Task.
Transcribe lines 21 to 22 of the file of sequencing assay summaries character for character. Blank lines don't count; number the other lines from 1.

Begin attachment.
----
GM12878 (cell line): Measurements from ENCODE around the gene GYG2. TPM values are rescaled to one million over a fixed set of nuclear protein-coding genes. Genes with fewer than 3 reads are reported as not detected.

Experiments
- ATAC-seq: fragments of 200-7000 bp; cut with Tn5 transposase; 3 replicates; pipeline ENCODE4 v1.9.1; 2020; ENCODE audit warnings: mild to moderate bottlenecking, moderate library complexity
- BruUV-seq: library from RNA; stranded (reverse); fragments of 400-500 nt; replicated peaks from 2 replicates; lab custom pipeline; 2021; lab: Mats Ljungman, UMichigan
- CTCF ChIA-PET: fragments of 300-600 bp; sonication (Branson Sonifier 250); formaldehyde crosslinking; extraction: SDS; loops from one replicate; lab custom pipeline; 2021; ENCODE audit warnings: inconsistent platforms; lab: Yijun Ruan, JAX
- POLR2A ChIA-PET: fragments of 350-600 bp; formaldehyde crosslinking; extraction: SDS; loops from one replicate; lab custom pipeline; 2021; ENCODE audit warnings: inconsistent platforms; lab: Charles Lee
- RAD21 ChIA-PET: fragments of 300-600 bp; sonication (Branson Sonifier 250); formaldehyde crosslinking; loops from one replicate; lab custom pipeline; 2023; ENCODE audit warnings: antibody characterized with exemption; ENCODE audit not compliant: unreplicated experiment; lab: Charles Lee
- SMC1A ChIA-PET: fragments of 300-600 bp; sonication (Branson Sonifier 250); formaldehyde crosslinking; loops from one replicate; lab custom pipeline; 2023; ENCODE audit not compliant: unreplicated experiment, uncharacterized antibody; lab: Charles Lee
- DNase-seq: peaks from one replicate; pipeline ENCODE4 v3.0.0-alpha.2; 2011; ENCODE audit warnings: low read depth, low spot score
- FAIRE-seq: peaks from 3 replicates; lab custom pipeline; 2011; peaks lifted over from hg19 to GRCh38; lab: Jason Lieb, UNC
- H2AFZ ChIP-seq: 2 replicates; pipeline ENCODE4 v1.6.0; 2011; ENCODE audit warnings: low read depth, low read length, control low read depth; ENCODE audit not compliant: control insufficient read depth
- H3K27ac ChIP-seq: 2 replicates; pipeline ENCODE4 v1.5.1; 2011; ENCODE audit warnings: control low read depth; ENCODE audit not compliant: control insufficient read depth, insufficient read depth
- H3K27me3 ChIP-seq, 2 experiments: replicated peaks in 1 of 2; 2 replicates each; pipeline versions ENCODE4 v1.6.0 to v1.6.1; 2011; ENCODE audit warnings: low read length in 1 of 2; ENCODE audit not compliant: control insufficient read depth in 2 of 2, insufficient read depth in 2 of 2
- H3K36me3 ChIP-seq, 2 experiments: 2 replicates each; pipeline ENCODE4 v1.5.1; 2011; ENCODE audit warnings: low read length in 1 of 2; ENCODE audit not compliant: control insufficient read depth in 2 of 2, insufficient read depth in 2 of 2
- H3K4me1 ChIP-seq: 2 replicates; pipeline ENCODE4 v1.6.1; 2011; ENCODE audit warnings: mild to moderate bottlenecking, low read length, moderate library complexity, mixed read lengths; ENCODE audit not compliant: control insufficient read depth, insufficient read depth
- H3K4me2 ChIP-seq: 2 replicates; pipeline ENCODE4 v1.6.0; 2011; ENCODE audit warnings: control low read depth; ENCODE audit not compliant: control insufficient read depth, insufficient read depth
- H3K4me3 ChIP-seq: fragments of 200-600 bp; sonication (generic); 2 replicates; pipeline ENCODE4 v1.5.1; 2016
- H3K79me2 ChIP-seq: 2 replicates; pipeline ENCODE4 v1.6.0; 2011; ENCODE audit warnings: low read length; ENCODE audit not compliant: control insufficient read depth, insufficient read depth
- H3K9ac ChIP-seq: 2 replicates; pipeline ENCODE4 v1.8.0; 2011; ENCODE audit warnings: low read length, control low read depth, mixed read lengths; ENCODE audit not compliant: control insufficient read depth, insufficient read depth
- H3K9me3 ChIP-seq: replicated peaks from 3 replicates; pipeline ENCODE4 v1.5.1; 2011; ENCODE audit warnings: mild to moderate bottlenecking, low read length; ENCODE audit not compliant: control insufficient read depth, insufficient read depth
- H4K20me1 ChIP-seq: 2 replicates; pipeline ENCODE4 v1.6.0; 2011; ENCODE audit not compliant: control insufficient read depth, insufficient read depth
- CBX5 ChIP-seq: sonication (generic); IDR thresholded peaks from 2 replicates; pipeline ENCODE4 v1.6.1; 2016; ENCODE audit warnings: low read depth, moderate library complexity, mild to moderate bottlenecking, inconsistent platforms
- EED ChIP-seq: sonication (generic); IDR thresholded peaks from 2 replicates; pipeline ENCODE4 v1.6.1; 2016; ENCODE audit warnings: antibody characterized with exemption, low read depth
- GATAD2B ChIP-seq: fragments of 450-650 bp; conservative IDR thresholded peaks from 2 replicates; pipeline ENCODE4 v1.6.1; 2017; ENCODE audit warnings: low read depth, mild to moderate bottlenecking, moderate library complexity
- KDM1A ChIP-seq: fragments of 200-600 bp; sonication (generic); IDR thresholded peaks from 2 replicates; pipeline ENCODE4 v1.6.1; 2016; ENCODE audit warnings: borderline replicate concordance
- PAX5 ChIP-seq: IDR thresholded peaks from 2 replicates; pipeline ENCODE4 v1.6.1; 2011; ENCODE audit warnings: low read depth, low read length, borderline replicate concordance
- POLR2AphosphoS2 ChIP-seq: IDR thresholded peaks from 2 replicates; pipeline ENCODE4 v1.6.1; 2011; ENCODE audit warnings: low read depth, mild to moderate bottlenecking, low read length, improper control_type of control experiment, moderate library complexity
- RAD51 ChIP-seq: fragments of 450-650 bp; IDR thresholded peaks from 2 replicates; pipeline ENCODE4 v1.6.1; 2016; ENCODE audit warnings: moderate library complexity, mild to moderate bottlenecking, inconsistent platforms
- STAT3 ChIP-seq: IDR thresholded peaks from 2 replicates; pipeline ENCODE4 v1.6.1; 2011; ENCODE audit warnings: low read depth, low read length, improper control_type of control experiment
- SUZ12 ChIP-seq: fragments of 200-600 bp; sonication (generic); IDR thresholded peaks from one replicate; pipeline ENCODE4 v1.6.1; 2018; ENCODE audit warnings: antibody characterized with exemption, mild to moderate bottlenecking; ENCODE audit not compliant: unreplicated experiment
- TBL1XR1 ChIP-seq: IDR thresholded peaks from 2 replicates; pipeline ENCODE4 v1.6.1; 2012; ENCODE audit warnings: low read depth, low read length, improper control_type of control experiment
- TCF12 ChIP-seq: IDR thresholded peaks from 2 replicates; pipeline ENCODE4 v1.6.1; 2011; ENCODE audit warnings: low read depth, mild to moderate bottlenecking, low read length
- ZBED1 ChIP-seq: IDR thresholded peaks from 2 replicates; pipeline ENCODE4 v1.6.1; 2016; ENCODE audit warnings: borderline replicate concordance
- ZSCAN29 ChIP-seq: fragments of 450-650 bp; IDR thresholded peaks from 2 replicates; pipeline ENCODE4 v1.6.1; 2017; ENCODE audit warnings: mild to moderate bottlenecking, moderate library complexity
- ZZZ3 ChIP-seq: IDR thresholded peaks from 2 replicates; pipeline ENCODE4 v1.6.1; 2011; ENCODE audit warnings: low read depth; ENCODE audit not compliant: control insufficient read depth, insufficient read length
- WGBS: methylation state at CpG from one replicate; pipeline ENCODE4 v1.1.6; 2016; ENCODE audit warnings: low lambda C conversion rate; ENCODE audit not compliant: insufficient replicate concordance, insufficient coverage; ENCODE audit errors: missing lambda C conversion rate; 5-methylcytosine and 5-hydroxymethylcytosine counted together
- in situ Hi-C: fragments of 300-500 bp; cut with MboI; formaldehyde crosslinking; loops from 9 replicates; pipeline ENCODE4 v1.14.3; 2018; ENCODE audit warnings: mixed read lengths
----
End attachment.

- H4K20me1 ChIP-seq: 2 replicates; pipeline ENCODE4 v1.6.0; 2011; ENCODE audit not compliant: control insufficient read depth, insufficient read depth
- CBX5 ChIP-seq: sonication (generic); IDR thresholded peaks from 2 replicates; pipeline ENCODE4 v1.6.1; 2016; ENCODE audit warnings: low read depth, moderate library complexity, mild to moderate bottlenecking, inconsistent platforms